by Terrance Mc Arthur
It stands as a massive monument of musical theatre: Fiddler on the Roof. At one time the longest-running Broadway show (over 3,000 performances), this adaptation of the stories of Sholem Aleichem transcends time and cultures to speak of change and family. The music by Jerry Bock, the lyrics of Sheldon Harnick, and Joseph Stein’s script have entertained audiences around the world for almost fifty years. Now, the Good Company Players at Roger Rocka’s Dinner Theatre have brought it back with Dan Pessano reprising the starring role of Tevye.
In case you have been on another planet without theatre and movies for half a century: Tevye, a Jewish milkman in the Russian village of Anatevka, has five daughters, little money, and a horse that never seems available to pull his cart. He lives in a world where tradition holds the society together, creating stability. The three oldest daughters rock that solid foundation with the choices of their hearts: a poor tailor without a matchmaker, a radical student who defies the old ways…and the authorities, and a non-Jewish Russian. Each girl provides a challenge for Tevye, who is slow to embrace new ideas, but he is a practical man who will usually see a way to accept a different outlook…yet he has limits to his ability to bend.
Dan Pessano is a local monument himself, as actor, teacher, mentor, director, and showman, leading GCP through forty wild-and-crazy seasons of theatre in the Valley. He can deliver a punchline at Olympic distances, and knows how to work an audience better than most politicians. His conversations with God (who seems to be located somewhere over the audience) are chatty, chiding, and filled with a desire for a better life (which is why he gets to sing “If I Were a Rich Man”). His wheedling, conspiratorial style is why Pessano is also identified with the role of Pseudolus in A Funny Thing Happened on the Way to the Forum. I talk about Gottados, things to see and do that are part of living in the Valley; seeing Dan onstage is a Gottado.
Mickey needs Minnie. Romeo must have his Juliet, and where there is Tevye, there must be Golde, his wife. Cynthia Culp-Rhodus (Mother Abbess in Sound of Music) stands opposite Pessano and doesn’t flinch at his flights of fantasy, because she is rooted in the love of her daughters. You could see Tevye loving this woman.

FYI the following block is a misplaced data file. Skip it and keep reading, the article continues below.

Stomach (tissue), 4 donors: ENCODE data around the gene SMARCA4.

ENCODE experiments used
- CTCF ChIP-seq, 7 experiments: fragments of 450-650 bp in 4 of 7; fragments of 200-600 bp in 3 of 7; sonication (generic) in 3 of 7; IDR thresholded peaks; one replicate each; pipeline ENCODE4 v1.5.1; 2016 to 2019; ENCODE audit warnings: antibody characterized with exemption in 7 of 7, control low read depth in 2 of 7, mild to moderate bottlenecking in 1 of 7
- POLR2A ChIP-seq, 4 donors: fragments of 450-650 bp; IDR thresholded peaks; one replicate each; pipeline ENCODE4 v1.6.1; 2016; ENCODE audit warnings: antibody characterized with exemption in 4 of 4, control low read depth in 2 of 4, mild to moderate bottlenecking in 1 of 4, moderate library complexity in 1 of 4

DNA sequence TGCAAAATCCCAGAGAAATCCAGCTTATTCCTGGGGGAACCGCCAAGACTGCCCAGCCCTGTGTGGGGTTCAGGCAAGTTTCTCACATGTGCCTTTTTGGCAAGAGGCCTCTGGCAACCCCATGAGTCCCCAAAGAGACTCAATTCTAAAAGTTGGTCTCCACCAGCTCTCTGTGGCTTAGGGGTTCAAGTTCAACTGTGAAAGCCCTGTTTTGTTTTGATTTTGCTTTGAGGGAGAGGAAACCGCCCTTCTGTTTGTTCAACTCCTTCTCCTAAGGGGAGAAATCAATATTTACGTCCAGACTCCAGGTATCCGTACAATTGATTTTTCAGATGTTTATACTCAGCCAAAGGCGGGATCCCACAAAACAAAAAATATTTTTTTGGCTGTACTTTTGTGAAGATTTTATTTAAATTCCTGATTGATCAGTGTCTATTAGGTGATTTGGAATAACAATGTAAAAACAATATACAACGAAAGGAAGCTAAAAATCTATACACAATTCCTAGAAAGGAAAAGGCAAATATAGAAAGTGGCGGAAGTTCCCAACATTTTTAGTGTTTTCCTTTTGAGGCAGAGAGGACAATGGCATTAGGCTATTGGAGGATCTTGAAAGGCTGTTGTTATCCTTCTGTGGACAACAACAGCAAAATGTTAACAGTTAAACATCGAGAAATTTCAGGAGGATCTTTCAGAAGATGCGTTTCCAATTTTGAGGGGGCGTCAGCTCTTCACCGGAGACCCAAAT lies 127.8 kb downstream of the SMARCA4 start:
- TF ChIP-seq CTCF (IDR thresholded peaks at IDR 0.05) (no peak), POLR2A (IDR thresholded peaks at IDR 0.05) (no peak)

Emma Dezubiria is Tzeitel, the eldest daughter. She plays well with others as she leads her sisters through a wistful and poignant version of “Matchmaker.” Her Motel (that’s “MAHT-uhl”; he is not a Holiday Inn) the Tailor is James Sherrill. A fine, tall, young actor who can even play a quasi-Shakespearean wolf, he stands out (I said he was tall) in his GCP (and musical) debut.
Emily Pessano shows confidence and spunk as Hodel, who loves the revolutionary, Perchik (Teddy Maldonado). Her change from excitement to fear is a highlight of the “Matchmaker” number. Maldonado (Galahad in Spamalot) is both impassioned and tender in the often-thankless role.
Christy Hathaway (Chava) is impish and studious, while Shawn Williams as the Gentile Fyedka, shows strength and kindness.
Elizabeth Fiester is such a Yenta, Henry Montelongo is a blustery Lazar Wolf, George Akina is a Yoda-esque Rabbi, and Greg Ruud shows compassion through the hard exterior of the Constable charged with the managing—and the removal—of the Jewish population.
Robin Tubesing, an accomplished violinist, brings live, onstage music to the role of the Fiddler, balancing on David Pierce’s sets and serving as a continuing metaphor in the play. It’s an old show, and GCP has done it before, but the emotions that were true when the Tevye stories were written in the nineteenth century are still true. Fiddler runs at Roger Rocka’s Dinner Theatre, 1226 N. Wishon Avenue at Olive in Fresno, Thursdays through Sundays, until July 14. For tickets go to http://gcplayers.com/ or call 559-266-9494. Go. See it. It couldn’t hurt.For more information, click on our Roger Rocka’s theatre event page link.